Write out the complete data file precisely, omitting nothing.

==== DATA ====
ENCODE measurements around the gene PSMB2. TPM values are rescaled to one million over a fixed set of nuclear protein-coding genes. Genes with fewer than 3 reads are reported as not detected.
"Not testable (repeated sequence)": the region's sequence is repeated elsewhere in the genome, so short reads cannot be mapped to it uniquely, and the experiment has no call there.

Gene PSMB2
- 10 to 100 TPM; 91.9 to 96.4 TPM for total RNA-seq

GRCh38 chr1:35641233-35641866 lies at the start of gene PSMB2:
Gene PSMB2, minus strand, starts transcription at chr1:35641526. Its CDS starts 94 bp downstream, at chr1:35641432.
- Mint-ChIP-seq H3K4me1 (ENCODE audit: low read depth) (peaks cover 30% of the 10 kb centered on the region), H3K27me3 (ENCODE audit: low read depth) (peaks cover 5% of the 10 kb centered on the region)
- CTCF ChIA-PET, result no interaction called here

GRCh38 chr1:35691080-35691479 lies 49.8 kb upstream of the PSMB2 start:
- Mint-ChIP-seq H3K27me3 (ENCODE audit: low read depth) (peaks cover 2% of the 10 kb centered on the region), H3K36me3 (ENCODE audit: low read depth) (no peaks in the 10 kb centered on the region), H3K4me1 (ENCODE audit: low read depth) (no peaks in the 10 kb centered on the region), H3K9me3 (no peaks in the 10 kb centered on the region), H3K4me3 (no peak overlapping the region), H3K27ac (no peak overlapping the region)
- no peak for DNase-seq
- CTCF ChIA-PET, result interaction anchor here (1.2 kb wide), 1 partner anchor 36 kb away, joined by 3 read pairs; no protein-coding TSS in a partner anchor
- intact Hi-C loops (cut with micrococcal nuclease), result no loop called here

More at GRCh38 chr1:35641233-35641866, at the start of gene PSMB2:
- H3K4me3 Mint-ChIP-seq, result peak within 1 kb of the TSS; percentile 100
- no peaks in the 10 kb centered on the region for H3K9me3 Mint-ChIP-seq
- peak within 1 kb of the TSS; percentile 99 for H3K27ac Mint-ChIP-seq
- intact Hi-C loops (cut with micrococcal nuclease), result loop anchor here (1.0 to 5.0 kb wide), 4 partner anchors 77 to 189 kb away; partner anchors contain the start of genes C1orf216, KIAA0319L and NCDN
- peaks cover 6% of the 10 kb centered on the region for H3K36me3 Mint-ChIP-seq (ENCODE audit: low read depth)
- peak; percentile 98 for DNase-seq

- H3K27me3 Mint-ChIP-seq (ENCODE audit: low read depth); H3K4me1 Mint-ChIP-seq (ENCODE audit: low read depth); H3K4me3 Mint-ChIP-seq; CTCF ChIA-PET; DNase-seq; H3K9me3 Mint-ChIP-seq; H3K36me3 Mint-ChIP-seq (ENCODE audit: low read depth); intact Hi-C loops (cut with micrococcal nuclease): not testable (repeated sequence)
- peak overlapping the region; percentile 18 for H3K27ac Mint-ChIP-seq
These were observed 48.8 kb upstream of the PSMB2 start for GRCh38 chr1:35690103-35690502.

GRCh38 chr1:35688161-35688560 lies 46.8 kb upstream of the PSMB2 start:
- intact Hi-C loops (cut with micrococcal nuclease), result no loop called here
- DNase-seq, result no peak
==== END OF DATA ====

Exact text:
ENCODE measurements around the gene PSMB2. TPM values are rescaled to one million over a fixed set of nuclear protein-coding genes. Genes with fewer than 3 reads are reported as not detected.
"Not testable (repeated sequence)": the region's sequence is repeated elsewhere in the genome, so short reads cannot be mapped to it uniquely, and the experiment has no call there.

Gene PSMB2
- 10 to 100 TPM; 91.9 to 96.4 TPM for total RNA-seq

GRCh38 chr1:35641233-35641866 lies at the start of gene PSMB2:
Gene PSMB2, minus strand, starts transcription at chr1:35641526. Its CDS starts 94 bp downstream, at chr1:35641432.
- Mint-ChIP-seq H3K4me1 (ENCODE audit: low read depth) (peaks cover 30% of the 10 kb centered on the region), H3K27me3 (ENCODE audit: low read depth) (peaks cover 5% of the 10 kb centered on the region)
- CTCF ChIA-PET, result no interaction called here

GRCh38 chr1:35691080-35691479 lies 49.8 kb upstream of the PSMB2 start:
- Mint-ChIP-seq H3K27me3 (ENCODE audit: low read depth) (peaks cover 2% of the 10 kb centered on the region), H3K36me3 (ENCODE audit: low read depth) (no peaks in the 10 kb centered on the region), H3K4me1 (ENCODE audit: low read depth) (no peaks in the 10 kb centered on the region), H3K9me3 (no peaks in the 10 kb centered on the region), H3K4me3 (no peak overlapping the region), H3K27ac (no peak overlapping the region)
- no peak for DNase-seq
- CTCF ChIA-PET, result interaction anchor here (1.2 kb wide), 1 partner anchor 36 kb away, joined by 3 read pairs; no protein-coding TSS in a partner anchor
- intact Hi-C loops (cut with micrococcal nuclease), result no loop called here

More at GRCh38 chr1:35641233-35641866, at the start of gene PSMB2:
- H3K4me3 Mint-ChIP-seq, result peak within 1 kb of the TSS; percentile 100
- no peaks in the 10 kb centered on the region for H3K9me3 Mint-ChIP-seq
- peak within 1 kb of the TSS; percentile 99 for H3K27ac Mint-ChIP-seq
- intact Hi-C loops (cut with micrococcal nuclease), result loop anchor here (1.0 to 5.0 kb wide), 4 partner anchors 77 to 189 kb away; partner anchors contain the start of genes C1orf216, KIAA0319L and NCDN
- peaks cover 6% of the 10 kb centered on the region for H3K36me3 Mint-ChIP-seq (ENCODE audit: low read depth)
- peak; percentile 98 for DNase-seq

- H3K27me3 Mint-ChIP-seq (ENCODE audit: low read depth); H3K4me1 Mint-ChIP-seq (ENCODE audit: low read depth); H3K4me3 Mint-ChIP-seq; CTCF ChIA-PET; DNase-seq; H3K9me3 Mint-ChIP-seq; H3K36me3 Mint-ChIP-seq (ENCODE audit: low read depth); intact Hi-C loops (cut with micrococcal nuclease): not testable (repeated sequence)
- peak overlapping the region; percentile 18 for H3K27ac Mint-ChIP-seq
These were observed 48.8 kb upstream of the PSMB2 start for GRCh38 chr1:35690103-35690502.

GRCh38 chr1:35688161-35688560 lies 46.8 kb upstream of the PSMB2 start:
- intact Hi-C loops (cut with micrococcal nuclease), result no loop called here
- DNase-seq, result no peak